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To understand how this efficient mode of star formation is triggered, it is instructive to compare two nearby mergers at apparently similar stages of merging but at two quite different levels of star formation activity. The mergers I will examine are "The Antennae" (NGC 4038/9, Arp 244; Vo = 1630 km s-1) and Arp 299 (NGC 3690/IC 694; Vo = 3080 km s-1). Both the tidal structure and inner disks of these systems are shown in Figure 3 along with distribution of the cold gas components.

Figure 3

Figure 3. Two on-going mergers. (a)&(c) NGC 4038/9 and (b)&(d) Arp 299. In the upper two panels, a deep R-band image of the entire system is shown with VLA H I contours overlaid, while in the lower two panels a B-band image of the inner regions is shown with OVRO 12CO(1-0) contours overlain. The optical data were obtained by the author; the VLA data are from Hibbard & Yun 1996 [31] (Arp 299) and Hibbard & van der Hulst in preparation (NGC 4038/9); the OVRO data are from Aalto et al. 1997 [32] (Arp 299) and Stanford et al. 1990 [33] (NGC 4038/9). These systems appear to be at similar stages of merging, with their disks in contact and their nuclei still separate.

The evidence that these systems are at a similar stage of merging is the following: both have a long tidal tails (130 kpc for NGC 4038/9 assuming a distance of 25 Mpc; 180 kpc for Arp 299 assuming a distance of 48 Mpc), suggesting several hundred Myr since first orbital periapse (gtapprox 500 Myr for NGC 4038/9; gtapprox 700 Myr for Arp 299); the disks of their progenitors are highly distorted and in physical contact, yet still distinct; and their nuclei are still well separated (8 kpc and 4 kpc, respectively). Both systems have similar CO distributions (Fig. 3c-d), with concentrations of cold molecular gas near both nuclei and a significant concentration at the region of disk overlap. Despite these similarities, Arp 299 is almost an order of magnitude more luminous in the infrared than NGC 4038/9, indicating a much higher MSFR (see Table 1).

Table 1. Properties of Star Forming Regions in Arp 299 & NGC 4038/9.

( × 1010 Lodot) ( × 109 Modot) (Modot yr-1) (Modot pc-2) (Lodot Modot-1)

IC694 49.8 4.0 31 27,000 124
N3690 24.5 1.0 15 4,900 245
overlap 4.7 2.0 3 3,400 24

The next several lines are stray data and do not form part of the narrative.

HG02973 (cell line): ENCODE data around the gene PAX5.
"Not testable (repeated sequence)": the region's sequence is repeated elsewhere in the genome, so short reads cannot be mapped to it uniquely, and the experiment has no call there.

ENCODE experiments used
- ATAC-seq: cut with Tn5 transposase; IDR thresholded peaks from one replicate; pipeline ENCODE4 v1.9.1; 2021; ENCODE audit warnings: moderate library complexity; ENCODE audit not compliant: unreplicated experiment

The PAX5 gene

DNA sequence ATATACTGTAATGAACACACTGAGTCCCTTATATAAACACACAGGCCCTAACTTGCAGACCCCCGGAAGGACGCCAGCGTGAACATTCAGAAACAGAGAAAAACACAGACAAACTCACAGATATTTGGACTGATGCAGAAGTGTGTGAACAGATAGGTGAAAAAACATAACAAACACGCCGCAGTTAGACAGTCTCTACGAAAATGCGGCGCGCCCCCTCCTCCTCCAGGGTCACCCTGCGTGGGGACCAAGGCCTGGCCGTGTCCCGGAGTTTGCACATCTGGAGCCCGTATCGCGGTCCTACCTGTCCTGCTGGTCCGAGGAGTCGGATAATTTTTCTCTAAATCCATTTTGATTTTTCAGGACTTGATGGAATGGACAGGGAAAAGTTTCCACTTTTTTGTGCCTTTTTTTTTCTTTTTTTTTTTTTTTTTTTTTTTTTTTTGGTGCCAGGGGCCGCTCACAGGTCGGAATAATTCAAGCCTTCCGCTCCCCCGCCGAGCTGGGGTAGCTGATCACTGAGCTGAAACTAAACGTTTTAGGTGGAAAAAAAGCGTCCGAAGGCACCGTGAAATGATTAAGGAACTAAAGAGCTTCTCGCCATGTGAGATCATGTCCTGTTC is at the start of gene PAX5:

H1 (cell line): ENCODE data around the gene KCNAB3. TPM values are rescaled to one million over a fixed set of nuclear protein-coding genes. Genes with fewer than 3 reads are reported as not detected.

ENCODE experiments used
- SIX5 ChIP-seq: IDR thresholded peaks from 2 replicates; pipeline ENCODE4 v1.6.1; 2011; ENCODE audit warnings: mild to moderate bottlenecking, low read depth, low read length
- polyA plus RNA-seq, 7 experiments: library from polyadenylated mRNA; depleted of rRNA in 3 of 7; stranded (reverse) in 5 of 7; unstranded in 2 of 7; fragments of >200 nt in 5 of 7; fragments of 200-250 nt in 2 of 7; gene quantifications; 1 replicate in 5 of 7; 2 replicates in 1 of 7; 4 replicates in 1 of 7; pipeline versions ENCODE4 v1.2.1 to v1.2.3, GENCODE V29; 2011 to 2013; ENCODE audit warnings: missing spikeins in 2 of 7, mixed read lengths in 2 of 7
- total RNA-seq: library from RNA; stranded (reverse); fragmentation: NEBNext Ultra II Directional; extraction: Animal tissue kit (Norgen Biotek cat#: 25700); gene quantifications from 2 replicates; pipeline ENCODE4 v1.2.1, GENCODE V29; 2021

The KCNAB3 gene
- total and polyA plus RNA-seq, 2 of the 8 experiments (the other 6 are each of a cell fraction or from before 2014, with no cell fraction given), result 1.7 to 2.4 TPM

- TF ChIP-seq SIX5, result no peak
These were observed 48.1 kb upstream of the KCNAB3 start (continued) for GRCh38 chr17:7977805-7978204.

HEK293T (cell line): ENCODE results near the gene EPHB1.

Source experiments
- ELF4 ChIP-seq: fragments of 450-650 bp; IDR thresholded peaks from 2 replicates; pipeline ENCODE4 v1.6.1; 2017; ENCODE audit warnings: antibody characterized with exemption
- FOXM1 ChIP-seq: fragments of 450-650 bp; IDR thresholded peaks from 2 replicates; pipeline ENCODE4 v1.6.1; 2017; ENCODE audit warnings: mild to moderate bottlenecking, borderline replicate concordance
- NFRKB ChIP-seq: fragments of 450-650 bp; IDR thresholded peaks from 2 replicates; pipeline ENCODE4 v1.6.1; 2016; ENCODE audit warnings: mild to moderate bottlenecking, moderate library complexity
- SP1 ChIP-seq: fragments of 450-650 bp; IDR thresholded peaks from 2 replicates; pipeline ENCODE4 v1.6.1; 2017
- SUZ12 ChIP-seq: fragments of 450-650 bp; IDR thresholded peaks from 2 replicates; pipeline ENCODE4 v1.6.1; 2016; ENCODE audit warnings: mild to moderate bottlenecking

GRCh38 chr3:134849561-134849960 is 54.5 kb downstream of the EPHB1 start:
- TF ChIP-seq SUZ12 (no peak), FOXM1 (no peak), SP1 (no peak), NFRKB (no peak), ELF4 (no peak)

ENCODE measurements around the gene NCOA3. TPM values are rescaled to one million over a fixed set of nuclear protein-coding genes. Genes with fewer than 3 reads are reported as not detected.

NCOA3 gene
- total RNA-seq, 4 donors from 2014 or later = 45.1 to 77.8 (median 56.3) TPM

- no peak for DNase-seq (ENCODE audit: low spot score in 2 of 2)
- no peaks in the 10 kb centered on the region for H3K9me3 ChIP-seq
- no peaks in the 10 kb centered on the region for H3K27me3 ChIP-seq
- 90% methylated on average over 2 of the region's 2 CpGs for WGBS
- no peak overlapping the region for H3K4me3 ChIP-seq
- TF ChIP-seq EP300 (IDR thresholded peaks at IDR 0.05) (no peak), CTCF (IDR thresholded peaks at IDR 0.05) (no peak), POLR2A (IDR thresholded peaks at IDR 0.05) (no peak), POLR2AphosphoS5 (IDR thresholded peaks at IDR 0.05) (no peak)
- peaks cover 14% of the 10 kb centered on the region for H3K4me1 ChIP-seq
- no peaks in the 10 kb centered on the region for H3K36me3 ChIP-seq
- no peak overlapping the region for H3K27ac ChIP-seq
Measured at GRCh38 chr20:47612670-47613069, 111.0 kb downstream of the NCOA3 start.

Arp 299 79.0 7.0 31 49 27,000 113
N4038 2.0 0.8 1 1,200 25
N4039 0.04 0.2 0 540 2
overlap 7.8 1.2 5 1,350 65

N4038/9 9.8 2.0 13 6 1,350 49

a LIR is split between components using 15 µm ISOCAM measurements for NGC 4038/9 [27], and 32 µm measurement for Arp 299 [28].
b From OVRO CO observations of NGC 4038/9 [33] and Arp 299 [34].

In Table 1 we use NIR flux measurements [27, 28] to divide the IR luminosity among the various components. This comparisons shows that a major difference between the systems is in the amount of nuclear star forming activity: in NGC 4038/9, the overlap region is the most active star forming region, both in terms of the MSFR and the SFE. In Arp 299, on the other hand, the overlap region has similar properties as that in NGC 4038/9, but both nuclei outshine this region by large amounts. We note that observations argue against an energetically dominant AGN in any of the nuclei [13, 27, 28, 29] (but see [30]).

Similar differences are seen in the column densities of molecular gas: there is five times as much gas in the central kpc of the nuclei of Arp 299 as in NGC 4038/9. As a result, the peak column densities are over an order of magnitude higher in the nuclei of Arp 299 as in the nuclei of NGC 4038/9 or the overlap regions. The tight correlation between SigmaH2 and LIR shown in Fig. 2 shows this to be a general result for mergers over a broad range of IR luminosity [20]. While it is still possible that MH2 has been overestimated [25, 26] a similarly tight correlation exists between LIR and LHCN, as well as between SFE and LHCN / LCO [35], showing that the fraction of gas at very high densities (n > 105 cm-3) is greatly increased in ULIR systems. As these fractions are much higher than those found in normal spirals, this indicates that MSFR is intricately linked to the amount of gaseous dissipation [19, 26, 36].

It therefore seems that in order to understand how such efficient periods of star formation are induced, we need to understand how so much gas attains such high gas densities. Most phenomenological scenarios of star formation predict that the MSFR and the SFE are proportional to the gas density to some power (e.g. [37, 38]), although they do not address in detail when and where such densities are attained. For this, we turn now to results from numerical simulations.

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